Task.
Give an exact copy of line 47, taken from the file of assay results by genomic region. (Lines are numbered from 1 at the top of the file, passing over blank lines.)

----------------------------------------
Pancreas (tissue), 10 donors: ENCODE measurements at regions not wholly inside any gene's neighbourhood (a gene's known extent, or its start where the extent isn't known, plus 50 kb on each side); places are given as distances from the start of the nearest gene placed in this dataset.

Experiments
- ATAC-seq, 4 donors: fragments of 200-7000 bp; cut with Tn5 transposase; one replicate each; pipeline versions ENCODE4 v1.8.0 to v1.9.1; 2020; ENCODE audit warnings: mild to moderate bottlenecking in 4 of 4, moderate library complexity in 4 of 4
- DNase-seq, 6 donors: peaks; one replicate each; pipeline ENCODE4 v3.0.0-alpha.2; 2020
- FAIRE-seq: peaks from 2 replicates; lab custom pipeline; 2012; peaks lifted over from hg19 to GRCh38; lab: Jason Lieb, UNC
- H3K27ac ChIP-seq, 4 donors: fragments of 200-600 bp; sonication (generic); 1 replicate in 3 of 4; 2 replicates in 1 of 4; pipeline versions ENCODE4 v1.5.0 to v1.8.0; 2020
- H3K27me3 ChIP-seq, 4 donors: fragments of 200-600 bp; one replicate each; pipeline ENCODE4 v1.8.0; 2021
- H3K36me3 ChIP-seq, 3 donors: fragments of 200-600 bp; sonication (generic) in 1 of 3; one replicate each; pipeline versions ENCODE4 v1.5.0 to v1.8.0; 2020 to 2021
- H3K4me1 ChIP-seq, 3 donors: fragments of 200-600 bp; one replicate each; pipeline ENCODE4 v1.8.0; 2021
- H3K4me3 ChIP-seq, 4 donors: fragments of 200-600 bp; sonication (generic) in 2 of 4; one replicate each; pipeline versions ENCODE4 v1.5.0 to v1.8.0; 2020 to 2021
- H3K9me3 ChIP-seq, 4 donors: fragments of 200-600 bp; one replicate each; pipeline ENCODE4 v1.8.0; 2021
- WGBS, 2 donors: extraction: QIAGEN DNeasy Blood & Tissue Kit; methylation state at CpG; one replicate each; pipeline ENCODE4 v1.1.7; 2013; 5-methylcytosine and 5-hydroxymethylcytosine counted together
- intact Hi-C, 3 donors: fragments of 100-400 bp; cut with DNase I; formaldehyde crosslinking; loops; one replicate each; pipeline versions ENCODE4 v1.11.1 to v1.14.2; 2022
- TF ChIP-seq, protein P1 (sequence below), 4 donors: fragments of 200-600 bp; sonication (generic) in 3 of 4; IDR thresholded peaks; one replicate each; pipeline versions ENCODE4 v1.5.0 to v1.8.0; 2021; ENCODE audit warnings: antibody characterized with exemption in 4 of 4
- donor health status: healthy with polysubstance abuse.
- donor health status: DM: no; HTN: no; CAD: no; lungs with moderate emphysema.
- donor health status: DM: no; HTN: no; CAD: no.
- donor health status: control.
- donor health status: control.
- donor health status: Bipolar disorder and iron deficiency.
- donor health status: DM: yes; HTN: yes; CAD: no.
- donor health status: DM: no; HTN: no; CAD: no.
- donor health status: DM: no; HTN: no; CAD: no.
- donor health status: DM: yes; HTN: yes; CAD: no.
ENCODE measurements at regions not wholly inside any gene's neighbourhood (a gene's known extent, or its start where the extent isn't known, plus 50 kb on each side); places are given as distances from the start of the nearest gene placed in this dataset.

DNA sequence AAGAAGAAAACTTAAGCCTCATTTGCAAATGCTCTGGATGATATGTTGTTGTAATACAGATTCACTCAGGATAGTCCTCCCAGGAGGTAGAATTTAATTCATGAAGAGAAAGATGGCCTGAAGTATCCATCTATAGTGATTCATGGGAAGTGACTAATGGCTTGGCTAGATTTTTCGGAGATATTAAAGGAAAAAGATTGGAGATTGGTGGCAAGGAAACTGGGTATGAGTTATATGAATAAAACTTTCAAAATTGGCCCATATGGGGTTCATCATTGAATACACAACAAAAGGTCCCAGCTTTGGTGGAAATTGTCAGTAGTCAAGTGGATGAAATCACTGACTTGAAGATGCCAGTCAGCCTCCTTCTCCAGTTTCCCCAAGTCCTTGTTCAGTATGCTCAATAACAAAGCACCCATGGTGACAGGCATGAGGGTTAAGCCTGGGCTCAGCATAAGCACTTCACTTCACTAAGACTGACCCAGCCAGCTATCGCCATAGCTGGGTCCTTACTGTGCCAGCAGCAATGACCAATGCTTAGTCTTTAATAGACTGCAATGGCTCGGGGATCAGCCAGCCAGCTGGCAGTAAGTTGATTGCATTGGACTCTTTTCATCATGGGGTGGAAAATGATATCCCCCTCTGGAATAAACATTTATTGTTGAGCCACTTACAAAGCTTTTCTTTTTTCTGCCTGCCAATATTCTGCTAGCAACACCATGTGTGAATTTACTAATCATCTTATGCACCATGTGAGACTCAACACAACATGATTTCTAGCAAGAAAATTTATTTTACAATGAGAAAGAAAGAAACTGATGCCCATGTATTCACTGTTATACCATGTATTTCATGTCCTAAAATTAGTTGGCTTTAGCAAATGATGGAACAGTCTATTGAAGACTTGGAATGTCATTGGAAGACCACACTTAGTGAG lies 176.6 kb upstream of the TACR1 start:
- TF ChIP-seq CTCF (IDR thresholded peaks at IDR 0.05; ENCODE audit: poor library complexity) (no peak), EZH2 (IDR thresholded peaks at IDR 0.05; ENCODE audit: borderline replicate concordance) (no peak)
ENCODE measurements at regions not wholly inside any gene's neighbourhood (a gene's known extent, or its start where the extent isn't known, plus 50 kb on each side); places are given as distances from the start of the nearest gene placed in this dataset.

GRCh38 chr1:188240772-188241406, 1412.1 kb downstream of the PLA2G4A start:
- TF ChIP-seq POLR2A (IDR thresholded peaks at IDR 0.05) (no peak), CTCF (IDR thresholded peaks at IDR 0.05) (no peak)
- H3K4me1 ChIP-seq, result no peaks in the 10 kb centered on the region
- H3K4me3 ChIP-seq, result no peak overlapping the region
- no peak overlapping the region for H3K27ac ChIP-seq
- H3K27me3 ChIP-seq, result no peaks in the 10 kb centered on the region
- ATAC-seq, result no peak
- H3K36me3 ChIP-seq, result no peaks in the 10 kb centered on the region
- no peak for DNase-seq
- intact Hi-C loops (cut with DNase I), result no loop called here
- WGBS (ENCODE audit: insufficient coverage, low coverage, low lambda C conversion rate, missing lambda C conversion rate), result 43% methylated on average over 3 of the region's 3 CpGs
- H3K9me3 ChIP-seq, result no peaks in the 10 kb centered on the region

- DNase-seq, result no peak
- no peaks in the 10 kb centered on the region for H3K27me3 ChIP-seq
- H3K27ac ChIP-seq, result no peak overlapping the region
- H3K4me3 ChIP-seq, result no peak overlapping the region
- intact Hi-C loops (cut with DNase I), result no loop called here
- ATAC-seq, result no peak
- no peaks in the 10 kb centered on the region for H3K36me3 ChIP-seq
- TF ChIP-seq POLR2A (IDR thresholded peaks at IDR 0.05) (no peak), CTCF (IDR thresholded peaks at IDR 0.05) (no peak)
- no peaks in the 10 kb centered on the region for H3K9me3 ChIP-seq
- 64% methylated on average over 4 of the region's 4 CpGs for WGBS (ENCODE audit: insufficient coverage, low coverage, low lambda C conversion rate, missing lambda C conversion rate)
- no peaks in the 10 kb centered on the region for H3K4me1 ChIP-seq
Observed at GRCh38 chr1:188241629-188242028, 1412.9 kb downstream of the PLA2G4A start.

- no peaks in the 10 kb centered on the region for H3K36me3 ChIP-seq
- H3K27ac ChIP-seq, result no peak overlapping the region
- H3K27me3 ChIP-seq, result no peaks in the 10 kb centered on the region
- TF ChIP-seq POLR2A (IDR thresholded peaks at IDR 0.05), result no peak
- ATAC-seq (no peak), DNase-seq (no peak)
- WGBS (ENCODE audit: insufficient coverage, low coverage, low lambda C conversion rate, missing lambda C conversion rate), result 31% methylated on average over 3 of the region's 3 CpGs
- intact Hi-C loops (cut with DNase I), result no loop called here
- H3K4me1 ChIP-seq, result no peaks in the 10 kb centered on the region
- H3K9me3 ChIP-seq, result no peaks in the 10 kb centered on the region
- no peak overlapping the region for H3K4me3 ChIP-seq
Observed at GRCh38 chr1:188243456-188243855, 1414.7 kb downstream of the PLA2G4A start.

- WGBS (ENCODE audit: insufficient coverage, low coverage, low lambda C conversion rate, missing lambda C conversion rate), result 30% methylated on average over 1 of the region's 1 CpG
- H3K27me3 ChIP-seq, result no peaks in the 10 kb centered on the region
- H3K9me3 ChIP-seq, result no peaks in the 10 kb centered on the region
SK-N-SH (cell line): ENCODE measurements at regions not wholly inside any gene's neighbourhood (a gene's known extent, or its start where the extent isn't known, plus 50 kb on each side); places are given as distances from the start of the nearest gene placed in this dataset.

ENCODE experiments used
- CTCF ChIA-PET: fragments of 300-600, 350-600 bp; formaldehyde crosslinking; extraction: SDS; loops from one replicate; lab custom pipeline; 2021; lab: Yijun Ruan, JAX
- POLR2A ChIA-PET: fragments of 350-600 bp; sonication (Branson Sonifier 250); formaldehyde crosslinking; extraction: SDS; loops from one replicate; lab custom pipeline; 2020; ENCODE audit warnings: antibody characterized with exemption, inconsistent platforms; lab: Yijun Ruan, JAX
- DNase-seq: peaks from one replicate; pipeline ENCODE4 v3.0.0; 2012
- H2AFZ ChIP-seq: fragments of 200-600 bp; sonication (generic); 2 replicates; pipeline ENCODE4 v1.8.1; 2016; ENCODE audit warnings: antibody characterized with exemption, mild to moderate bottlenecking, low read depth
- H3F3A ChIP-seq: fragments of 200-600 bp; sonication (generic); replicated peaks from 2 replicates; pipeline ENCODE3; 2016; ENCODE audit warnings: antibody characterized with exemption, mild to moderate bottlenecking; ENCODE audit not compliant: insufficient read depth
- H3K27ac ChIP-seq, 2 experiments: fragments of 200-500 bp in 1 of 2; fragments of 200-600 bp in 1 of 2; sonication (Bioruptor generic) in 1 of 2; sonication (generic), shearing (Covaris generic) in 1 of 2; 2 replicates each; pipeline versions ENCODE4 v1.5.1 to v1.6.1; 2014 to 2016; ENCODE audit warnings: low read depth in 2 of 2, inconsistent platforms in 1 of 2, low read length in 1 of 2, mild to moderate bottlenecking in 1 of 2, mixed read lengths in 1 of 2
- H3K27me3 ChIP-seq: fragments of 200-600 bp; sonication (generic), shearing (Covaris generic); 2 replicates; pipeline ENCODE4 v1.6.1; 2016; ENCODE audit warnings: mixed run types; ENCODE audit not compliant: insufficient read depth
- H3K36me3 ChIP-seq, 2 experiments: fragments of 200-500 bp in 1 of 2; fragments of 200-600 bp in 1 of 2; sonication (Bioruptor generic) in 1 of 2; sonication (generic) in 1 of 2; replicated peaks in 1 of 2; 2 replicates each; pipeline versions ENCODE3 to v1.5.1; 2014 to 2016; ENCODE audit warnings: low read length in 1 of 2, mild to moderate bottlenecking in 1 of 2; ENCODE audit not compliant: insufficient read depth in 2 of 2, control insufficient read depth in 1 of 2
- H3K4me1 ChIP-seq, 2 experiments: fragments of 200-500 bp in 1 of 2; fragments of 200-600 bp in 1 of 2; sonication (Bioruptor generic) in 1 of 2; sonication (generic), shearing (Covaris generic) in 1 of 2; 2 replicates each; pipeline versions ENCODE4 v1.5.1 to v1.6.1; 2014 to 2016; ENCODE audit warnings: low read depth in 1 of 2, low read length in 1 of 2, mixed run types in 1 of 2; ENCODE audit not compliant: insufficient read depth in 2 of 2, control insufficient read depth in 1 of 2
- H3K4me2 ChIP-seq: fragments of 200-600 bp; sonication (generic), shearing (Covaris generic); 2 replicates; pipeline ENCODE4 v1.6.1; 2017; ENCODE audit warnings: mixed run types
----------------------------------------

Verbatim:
- no peaks in the 10 kb centered on the region for H3K36me3 ChIP-seq